The furore which surrounded the activities of the umpires during the Oval Test is not the first time that officials have found themselves in the spotlight. We highlight 11 other instances where the umpires rather than the players have taken centre stage
Menzies only ever stood in one first-class match, and probably wished he had not even done that. The umpiring throughout an ill-tempered 1953-54 tour of the Caribbean by England had caused controversy, and by the time the sides reached Guyana for the third Test, so bad was the situation that Len Hutton, England's captain, objected to two local officials while the West Indies board refused to bring in any from other islands. An ill-fated compromise led to two locals being appointed, one - Menzies, the groundsman at The Bourda - who had never umpired a senior game. The flashpoint came when Cliff McWatt was run-out going for the single that would have brought his stand with John Holt to 100. No-one questioned Menzies' decision, but the crowd, fuelled by alcohol and allegedly having wagered heavily on McWatt reaching his century, erupted. "Sections of the crowd hurled bottles and wooden packing-cases on to the field," noted Wisden, "and some of the players were fortunate to escape injury." Menzies' wife and daughter, who were watching, were abused and he had to have a police guard for the remainder of the match.
Chester was one of the greatest umpires, officiating in his first Test at the age of 29 after being forced to retire from playing after losing an arm in the Great War. He was so young that he was once refused admission to a Test he was standing in as the gatemen refused to believe someone so young could possibly be an umpire. However, towards the end of his 30 years as a Test official he suffered badly from stomach ulcers and that led to him becoming increasing irascible, especially with Australians whose raucous appealing he detested. In 1948 he publically criticised the tourists and took to gesturing from square leg when he felt they had gone too far. In 1953 he sarcastically turned down many of their appeals in a mock Australian twang and the Australian management objected to him umpiring after the first Test and he diplomatically stood down because of illness. He quit for good at the end of 1955, but many believed it was a tactical decision given that the Australians were set to visit again in 1956.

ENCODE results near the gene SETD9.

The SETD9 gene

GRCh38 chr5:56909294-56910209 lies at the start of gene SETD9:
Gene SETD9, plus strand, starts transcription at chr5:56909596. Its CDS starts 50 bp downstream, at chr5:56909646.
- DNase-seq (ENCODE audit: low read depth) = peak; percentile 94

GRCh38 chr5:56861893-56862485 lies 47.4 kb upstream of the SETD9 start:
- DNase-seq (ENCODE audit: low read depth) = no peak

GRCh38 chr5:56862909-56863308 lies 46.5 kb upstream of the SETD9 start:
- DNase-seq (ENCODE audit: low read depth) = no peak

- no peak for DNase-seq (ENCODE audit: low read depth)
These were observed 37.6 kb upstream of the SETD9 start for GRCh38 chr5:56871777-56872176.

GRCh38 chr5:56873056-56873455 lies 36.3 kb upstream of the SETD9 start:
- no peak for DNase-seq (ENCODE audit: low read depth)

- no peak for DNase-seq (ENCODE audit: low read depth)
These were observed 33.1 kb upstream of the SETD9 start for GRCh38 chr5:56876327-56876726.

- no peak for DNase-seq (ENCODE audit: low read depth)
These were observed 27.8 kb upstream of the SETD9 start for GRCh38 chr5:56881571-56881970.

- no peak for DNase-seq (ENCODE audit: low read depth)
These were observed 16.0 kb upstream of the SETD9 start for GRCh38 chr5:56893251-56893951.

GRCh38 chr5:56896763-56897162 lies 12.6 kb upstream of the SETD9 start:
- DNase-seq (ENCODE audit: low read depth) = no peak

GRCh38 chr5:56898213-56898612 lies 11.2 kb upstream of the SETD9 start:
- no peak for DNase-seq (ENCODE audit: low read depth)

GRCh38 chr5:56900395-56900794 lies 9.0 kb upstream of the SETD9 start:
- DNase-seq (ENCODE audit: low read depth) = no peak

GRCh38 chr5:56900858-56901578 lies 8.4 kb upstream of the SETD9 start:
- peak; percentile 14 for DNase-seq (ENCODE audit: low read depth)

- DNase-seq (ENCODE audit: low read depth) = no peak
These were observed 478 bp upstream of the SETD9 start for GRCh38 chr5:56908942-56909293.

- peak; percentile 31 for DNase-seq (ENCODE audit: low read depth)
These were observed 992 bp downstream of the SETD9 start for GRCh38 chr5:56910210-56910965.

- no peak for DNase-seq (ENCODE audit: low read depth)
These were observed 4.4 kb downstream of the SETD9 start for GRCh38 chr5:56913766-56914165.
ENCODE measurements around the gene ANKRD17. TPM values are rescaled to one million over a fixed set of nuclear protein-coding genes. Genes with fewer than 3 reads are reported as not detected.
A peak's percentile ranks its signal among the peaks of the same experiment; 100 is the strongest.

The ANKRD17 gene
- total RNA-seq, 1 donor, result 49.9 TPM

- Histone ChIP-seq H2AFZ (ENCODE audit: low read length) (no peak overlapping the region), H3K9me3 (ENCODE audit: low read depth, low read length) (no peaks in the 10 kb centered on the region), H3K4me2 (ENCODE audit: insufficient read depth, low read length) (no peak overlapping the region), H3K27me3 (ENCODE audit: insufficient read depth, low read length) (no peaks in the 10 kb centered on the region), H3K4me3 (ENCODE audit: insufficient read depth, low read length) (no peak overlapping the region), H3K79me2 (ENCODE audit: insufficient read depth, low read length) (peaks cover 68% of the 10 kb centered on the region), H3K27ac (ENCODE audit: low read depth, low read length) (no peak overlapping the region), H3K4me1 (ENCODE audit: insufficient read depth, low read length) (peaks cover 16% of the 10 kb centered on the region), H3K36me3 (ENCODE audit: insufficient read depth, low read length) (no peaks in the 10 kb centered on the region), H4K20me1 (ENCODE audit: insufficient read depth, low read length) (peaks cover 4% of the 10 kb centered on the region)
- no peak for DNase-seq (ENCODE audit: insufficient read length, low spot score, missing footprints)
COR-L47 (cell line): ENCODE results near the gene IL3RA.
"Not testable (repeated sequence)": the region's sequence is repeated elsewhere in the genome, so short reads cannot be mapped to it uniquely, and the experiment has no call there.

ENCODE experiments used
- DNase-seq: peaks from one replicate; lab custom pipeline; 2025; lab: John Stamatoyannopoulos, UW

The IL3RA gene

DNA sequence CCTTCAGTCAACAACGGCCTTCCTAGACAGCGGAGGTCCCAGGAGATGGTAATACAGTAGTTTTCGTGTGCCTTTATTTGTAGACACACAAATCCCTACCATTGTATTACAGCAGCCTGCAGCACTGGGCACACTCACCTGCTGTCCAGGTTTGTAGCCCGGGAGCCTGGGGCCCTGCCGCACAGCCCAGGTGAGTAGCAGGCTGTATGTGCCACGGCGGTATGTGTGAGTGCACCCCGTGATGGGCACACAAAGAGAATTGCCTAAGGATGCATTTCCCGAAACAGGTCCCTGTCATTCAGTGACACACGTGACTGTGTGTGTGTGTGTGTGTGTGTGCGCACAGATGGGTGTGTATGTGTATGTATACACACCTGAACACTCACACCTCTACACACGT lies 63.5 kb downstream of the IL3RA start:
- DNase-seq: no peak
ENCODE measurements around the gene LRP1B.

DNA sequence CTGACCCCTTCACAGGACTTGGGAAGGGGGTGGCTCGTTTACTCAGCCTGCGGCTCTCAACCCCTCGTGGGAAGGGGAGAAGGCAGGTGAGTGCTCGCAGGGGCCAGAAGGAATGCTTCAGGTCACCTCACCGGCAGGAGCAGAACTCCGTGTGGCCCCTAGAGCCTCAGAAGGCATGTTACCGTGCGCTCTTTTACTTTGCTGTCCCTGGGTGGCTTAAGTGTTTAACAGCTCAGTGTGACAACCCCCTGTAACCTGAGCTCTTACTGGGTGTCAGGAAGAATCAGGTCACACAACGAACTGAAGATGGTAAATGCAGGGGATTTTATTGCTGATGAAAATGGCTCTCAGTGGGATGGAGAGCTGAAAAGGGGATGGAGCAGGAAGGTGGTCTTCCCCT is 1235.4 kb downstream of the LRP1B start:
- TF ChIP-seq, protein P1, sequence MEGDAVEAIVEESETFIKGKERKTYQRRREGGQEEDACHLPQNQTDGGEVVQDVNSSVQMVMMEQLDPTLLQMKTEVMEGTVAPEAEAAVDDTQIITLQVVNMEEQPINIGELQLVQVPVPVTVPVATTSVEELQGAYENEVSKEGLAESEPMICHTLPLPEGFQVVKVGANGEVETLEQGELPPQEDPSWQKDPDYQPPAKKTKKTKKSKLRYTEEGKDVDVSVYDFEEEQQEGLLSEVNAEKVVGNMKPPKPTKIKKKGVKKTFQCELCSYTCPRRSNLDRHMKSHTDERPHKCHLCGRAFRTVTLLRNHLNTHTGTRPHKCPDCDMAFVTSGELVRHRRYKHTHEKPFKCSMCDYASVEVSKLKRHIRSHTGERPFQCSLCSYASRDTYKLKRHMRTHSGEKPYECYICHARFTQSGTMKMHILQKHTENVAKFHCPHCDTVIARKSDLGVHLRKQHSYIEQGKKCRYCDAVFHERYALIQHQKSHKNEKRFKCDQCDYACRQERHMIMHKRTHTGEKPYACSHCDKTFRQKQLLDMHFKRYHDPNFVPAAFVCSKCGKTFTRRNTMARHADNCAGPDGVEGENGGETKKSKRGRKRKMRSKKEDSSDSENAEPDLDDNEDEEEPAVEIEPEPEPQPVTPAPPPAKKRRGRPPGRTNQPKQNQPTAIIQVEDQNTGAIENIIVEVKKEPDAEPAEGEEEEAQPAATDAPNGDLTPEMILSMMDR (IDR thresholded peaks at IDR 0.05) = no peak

Rowan, a New South Wales policeman, was a key figure in the Sydney Test of 1970-71, one of the ugliest Ashes matches ever. A no-nonsense character, Rowan warned John Snow for short-pitched bowling after he had struck Terry Jenner on the head, and that led to Rowan and Ray Illingworth, England's captain, facing off in a finger-wagging head-to-head. Soon after, Snow was pelted with bottles as he returned to the boundary and Illingworth led his side from the field, despite Rowan warning him that if he did so he would forfeit the match.